Honouring loved ones on All Souls’ Day during pandemic
2 Nov 2021
By Ilona Andrew
MORE than a year has passed since the Covid-19 pandemic hit and in Malaysia alone, some 20,000 souls have perished.
Today, on All Souls’ Day, Catholic Christians remember and honour these individuals as well as those who have passed on before then by visiting the resting places of their loved ones where they usually offer flowers as a symbol of remembrance.
Back then, All Souls’ Day reunite family members from near and far as they gather with the same purpose – to pray for the souls of the dearly departed.
Now, such a visit is a lot more different than it ever was due to the pandemic. Too many people gathering at a site may be inimical considering how dangerously fast one, when infected, can pass the virus to another.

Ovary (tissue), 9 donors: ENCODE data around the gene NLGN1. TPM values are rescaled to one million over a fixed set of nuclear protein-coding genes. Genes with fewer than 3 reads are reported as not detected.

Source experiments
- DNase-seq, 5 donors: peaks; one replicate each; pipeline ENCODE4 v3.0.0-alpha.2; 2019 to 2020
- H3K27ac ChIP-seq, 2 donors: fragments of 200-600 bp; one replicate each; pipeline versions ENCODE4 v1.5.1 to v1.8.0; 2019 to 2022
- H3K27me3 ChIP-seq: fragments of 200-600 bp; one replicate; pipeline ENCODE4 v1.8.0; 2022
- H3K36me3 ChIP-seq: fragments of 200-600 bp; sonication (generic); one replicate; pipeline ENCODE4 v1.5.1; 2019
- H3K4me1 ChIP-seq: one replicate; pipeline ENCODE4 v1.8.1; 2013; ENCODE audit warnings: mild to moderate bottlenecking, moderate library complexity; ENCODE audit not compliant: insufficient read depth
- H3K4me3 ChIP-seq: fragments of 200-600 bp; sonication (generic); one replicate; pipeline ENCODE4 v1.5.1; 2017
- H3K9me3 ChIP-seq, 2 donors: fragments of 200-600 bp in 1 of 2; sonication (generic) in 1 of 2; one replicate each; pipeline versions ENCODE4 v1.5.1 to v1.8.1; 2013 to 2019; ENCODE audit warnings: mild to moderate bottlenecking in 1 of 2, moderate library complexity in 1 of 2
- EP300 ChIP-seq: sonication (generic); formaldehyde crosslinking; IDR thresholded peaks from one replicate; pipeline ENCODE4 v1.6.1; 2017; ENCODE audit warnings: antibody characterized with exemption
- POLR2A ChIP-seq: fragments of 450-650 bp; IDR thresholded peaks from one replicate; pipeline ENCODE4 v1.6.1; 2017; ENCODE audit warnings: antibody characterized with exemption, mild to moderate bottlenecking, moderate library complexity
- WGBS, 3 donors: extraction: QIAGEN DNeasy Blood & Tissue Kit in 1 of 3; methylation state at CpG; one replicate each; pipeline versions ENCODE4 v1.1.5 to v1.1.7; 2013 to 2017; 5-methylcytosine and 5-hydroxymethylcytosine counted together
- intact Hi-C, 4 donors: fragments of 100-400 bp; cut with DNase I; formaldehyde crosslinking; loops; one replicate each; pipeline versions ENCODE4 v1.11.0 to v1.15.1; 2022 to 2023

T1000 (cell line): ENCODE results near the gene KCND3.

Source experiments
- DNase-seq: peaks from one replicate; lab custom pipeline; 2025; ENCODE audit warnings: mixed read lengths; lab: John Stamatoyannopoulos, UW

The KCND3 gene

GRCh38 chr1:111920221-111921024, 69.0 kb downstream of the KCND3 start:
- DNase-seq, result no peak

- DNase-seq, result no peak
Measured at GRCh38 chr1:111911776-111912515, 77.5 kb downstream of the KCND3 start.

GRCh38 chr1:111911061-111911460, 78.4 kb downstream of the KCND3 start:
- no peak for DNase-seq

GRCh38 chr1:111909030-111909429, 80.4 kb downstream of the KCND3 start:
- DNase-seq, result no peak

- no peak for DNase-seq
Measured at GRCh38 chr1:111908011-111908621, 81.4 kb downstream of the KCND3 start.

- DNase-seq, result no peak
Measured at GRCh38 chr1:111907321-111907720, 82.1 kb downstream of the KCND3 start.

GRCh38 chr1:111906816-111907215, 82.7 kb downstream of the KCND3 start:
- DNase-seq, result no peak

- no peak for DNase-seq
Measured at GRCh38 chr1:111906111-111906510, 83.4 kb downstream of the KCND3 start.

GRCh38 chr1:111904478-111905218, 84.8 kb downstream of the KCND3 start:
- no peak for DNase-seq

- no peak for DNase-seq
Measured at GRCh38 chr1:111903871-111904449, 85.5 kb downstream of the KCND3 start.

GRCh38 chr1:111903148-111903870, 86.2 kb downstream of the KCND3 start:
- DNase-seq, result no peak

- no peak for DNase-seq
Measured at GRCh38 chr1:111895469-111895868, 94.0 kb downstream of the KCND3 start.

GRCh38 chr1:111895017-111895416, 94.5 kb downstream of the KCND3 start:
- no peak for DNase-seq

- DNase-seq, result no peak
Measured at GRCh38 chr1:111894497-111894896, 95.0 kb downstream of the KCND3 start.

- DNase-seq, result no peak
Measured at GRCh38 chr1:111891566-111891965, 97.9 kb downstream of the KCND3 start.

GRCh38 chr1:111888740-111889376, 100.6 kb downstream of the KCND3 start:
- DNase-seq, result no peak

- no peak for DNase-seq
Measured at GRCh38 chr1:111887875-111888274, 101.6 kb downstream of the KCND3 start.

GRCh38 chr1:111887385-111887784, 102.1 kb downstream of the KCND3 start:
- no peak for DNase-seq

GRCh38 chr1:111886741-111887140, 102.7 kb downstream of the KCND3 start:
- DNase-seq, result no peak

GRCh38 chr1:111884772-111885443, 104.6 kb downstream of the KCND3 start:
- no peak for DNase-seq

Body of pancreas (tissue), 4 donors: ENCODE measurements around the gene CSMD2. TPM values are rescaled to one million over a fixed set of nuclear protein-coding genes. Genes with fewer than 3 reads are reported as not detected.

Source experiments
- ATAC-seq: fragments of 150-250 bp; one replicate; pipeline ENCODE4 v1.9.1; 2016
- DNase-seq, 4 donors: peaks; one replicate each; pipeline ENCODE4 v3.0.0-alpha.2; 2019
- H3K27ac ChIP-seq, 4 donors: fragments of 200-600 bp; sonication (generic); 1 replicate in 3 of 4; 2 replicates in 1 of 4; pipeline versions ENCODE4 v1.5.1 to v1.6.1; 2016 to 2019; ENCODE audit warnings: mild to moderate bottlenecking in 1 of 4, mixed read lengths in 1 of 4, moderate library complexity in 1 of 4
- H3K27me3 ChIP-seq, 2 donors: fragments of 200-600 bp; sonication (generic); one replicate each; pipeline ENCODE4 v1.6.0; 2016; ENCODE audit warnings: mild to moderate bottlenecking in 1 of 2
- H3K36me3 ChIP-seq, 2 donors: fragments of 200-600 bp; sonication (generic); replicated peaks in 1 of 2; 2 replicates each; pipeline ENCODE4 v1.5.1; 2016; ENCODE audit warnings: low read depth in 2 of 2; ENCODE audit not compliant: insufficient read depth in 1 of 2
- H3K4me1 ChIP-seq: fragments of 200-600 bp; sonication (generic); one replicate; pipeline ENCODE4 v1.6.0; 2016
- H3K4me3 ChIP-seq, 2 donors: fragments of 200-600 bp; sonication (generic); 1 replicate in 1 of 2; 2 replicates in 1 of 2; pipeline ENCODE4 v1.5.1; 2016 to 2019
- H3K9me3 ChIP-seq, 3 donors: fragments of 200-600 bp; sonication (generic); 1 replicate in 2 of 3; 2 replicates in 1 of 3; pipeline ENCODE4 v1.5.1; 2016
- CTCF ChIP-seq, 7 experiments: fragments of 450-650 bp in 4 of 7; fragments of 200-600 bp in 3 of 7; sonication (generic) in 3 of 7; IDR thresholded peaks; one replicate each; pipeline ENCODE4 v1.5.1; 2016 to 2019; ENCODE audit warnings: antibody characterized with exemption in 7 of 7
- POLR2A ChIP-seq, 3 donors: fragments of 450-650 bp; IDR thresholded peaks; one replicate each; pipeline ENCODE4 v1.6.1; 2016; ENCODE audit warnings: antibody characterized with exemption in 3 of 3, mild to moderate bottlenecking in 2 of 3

On this day last year and with the spike of Covid-19 cases in Malaysia, particularly Sabah, cemeteries were closed and physical masses were not held as a preventive measure.
However, as the country is approaching the endemic phase with fewer restrictions in place, many families took the opportunity to come together to commemorate the day at the cemeteries this year.
Many views that the pandemic changes the way people approach their traditions and it just feels unusual. No more large gatherings and face coverings are a must.
While celebrating the day seems despairing, especially with so many lives having been lost to the virus, one should remember that All Souls‘ Day is a time to be reminded of the beauty of life rather than just the inevitability of death.
All Souls Day is a day when Catholic churches commemorate the 'faithful departed' which aims to remember and pray for the souls of those who are in Purgatory – a place in which those who have died to atone for minor sins before being granted the vision of God.